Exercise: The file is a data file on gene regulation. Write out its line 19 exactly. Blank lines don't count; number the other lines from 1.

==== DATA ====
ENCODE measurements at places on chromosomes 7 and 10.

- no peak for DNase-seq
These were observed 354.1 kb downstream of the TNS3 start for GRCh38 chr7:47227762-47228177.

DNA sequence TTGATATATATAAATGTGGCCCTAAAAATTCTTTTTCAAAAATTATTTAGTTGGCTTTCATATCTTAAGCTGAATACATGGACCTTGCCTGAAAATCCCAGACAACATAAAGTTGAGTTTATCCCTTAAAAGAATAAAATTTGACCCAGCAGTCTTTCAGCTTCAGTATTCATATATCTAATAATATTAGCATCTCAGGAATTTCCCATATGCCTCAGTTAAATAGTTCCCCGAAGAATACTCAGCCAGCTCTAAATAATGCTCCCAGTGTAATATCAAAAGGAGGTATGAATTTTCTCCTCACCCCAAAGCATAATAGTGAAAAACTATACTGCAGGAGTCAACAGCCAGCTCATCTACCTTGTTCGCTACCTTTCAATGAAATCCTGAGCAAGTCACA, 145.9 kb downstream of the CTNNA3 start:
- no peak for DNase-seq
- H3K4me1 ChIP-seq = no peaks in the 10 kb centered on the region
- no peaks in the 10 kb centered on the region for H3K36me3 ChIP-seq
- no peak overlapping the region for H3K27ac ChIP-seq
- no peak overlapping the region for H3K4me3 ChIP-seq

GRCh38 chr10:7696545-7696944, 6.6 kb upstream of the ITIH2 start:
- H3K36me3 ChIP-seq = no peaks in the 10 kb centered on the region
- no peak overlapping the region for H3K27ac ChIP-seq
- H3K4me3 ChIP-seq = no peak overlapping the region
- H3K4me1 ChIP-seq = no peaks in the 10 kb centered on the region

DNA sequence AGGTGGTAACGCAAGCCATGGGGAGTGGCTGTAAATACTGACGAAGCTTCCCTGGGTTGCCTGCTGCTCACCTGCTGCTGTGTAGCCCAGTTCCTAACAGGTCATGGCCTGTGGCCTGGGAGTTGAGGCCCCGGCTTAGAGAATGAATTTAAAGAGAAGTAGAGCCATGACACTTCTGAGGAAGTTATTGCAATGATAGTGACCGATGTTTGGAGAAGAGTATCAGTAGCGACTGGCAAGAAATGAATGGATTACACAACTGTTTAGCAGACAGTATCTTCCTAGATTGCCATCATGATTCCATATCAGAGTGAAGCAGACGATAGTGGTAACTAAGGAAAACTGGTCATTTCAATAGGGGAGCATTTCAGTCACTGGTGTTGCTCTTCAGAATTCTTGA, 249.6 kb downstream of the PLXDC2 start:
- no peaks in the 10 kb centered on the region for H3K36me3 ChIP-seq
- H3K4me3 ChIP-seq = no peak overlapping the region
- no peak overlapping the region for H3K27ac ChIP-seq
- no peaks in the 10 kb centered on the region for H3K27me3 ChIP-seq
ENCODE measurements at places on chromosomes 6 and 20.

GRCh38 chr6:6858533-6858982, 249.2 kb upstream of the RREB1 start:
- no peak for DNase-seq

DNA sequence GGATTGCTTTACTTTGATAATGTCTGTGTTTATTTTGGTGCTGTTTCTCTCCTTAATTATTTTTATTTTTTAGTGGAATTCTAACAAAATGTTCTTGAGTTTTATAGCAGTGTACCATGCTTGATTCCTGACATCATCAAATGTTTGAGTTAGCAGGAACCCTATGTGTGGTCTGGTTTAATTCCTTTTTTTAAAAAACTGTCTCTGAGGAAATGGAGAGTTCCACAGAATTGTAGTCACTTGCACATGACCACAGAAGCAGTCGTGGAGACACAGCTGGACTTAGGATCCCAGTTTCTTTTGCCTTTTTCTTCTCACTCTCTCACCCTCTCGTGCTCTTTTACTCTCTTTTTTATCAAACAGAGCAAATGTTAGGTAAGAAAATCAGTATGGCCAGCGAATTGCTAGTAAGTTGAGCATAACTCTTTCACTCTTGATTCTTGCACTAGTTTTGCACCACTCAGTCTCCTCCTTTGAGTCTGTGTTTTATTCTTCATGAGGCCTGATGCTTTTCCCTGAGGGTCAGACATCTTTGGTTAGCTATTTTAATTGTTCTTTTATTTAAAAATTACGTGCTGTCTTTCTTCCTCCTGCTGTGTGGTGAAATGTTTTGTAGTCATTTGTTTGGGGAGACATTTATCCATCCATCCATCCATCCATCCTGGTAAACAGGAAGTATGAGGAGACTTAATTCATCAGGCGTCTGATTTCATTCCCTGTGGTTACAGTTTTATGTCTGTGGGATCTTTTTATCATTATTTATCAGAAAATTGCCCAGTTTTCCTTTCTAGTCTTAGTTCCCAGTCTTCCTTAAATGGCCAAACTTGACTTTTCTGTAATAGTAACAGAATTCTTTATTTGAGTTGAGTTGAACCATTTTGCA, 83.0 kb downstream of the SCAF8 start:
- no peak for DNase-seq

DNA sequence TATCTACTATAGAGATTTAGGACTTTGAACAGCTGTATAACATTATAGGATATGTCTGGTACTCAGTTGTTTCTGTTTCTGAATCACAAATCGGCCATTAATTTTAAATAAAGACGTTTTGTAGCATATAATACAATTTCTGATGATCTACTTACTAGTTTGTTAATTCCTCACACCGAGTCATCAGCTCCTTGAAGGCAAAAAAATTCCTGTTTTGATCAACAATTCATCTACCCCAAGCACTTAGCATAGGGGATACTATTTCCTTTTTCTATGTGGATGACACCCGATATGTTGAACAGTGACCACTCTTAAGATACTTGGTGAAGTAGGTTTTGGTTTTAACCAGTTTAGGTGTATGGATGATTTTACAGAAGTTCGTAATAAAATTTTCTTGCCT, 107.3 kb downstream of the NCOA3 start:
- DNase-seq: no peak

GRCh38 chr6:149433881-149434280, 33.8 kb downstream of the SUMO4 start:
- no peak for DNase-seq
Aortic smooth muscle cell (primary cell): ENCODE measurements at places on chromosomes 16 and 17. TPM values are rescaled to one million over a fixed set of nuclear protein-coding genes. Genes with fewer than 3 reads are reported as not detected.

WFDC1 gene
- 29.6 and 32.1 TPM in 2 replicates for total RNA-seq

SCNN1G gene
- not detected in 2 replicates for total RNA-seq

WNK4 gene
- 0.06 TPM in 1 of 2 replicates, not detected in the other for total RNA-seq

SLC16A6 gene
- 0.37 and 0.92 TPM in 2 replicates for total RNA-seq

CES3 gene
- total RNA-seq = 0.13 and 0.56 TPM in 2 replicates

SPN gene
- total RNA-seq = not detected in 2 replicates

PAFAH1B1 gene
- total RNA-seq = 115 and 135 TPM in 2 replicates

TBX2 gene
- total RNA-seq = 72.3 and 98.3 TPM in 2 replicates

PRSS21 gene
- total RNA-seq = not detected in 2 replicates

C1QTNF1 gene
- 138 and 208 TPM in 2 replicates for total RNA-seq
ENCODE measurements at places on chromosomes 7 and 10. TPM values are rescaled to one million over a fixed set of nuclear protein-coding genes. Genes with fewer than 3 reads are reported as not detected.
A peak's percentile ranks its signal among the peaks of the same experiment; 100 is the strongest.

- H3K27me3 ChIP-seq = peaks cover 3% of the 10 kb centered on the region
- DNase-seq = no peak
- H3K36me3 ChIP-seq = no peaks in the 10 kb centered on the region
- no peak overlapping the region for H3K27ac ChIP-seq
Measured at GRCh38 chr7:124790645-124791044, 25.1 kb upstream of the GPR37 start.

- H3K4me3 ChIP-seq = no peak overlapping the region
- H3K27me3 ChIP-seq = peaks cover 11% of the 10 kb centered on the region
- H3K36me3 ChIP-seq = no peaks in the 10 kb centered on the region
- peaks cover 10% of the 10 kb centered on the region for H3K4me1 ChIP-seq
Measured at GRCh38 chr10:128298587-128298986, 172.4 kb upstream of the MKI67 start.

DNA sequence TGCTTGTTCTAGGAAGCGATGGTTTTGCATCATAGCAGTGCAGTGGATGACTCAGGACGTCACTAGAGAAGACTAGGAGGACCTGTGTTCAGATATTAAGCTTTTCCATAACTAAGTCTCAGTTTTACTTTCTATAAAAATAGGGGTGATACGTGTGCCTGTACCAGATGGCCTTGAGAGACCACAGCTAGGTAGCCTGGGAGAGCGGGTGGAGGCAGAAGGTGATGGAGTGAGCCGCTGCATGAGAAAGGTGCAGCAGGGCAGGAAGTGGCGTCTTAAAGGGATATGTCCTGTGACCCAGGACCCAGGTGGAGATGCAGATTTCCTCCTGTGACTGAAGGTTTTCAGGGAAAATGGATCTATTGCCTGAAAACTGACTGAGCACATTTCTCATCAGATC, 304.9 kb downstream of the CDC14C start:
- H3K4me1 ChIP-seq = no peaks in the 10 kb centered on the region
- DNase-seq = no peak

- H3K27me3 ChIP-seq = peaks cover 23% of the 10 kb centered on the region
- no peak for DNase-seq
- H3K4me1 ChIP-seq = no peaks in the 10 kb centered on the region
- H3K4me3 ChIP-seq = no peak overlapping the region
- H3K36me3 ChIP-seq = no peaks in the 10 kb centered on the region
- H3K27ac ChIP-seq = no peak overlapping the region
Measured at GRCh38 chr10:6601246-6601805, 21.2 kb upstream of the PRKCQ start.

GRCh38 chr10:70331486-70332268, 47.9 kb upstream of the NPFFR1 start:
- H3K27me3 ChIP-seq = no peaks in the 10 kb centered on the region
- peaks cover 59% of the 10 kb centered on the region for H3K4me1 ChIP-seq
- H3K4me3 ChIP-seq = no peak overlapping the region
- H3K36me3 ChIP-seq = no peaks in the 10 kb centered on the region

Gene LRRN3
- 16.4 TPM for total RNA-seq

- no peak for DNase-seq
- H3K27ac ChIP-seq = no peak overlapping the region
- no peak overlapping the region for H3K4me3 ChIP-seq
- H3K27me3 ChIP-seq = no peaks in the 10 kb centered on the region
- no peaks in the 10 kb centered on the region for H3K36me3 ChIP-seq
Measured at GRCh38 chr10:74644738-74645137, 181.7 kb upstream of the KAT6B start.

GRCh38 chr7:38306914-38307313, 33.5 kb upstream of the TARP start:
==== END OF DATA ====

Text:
- no peaks in the 10 kb centered on the region for H3K27me3 ChIP-seq